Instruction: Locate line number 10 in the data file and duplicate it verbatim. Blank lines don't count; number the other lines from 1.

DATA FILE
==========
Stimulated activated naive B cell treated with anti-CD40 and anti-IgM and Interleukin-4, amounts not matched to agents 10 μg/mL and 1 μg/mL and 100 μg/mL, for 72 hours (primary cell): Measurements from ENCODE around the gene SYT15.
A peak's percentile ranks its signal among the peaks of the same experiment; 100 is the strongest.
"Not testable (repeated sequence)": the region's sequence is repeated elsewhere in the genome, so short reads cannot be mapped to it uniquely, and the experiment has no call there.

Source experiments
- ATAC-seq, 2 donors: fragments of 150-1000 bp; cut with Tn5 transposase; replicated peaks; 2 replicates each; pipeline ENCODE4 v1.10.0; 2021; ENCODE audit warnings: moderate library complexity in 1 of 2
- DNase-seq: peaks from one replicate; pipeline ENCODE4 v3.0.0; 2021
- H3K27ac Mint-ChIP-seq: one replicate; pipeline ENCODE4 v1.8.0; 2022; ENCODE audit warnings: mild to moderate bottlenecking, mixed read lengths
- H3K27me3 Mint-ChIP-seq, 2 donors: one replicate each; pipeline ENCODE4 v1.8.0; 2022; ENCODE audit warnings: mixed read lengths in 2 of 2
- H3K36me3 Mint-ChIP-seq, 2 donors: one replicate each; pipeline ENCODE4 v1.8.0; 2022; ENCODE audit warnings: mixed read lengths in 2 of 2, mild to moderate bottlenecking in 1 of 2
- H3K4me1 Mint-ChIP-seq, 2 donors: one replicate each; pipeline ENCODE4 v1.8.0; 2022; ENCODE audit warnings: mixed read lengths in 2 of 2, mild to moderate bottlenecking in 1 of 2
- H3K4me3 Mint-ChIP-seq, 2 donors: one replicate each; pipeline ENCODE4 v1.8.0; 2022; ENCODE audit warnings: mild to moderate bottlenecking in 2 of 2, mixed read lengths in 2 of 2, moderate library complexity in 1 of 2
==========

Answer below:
- H3K4me1 Mint-ChIP-seq, 2 donors: one replicate each; pipeline ENCODE4 v1.8.0; 2022; ENCODE audit warnings: mixed read lengths in 2 of 2, mild to moderate bottlenecking in 1 of 2